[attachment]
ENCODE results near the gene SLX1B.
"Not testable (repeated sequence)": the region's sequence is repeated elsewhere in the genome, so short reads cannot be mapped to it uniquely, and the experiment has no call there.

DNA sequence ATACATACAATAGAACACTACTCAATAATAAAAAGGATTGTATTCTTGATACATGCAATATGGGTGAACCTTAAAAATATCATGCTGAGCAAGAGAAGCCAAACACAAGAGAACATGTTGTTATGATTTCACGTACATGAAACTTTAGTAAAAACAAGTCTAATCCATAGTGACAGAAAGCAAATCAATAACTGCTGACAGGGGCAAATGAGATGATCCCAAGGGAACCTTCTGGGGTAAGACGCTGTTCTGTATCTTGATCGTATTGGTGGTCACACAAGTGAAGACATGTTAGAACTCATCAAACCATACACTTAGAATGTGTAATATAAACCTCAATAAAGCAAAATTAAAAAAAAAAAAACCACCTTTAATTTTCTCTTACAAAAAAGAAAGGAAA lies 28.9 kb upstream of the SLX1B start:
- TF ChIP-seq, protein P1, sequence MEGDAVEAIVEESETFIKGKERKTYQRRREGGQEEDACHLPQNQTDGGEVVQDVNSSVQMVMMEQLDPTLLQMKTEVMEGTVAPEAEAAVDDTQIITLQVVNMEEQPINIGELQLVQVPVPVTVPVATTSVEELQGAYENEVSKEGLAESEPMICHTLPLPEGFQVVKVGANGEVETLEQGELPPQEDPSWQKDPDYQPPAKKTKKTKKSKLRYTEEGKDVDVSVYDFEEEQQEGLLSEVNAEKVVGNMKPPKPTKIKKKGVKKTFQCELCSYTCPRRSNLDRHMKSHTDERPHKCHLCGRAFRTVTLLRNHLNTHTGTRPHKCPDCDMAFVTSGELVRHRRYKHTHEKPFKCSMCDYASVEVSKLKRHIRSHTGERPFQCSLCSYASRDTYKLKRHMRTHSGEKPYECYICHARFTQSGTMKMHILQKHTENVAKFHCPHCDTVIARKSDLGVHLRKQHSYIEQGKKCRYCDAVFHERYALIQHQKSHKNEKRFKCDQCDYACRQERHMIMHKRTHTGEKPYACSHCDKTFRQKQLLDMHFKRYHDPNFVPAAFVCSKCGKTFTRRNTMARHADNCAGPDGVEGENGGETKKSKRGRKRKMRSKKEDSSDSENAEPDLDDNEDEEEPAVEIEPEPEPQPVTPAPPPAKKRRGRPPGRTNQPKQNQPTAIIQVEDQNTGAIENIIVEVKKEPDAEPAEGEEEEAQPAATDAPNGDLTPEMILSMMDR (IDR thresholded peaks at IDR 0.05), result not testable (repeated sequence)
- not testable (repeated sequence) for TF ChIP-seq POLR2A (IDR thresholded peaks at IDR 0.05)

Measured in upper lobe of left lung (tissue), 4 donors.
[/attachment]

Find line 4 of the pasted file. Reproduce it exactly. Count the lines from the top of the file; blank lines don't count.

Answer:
- TF ChIP-seq, protein P1, sequence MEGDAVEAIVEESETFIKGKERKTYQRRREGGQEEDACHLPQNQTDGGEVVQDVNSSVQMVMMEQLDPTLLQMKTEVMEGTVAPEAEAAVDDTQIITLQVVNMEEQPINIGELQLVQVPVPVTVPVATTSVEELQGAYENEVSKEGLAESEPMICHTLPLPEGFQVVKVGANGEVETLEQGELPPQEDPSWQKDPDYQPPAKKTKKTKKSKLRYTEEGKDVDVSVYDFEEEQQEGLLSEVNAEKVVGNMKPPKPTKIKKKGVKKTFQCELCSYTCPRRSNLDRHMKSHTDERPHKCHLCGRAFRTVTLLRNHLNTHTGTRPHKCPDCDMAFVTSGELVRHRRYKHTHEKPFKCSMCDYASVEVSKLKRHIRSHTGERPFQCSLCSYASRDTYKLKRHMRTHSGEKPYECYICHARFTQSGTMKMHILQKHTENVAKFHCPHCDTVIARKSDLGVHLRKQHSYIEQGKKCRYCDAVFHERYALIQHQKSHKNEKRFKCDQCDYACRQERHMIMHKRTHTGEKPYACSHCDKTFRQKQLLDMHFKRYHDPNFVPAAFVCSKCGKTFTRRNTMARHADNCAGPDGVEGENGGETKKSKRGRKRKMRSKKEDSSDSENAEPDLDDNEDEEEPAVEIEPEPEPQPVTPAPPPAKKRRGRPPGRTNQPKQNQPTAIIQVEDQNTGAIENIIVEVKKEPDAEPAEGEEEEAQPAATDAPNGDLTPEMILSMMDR (IDR thresholded peaks at IDR 0.05), result not testable (repeated sequence)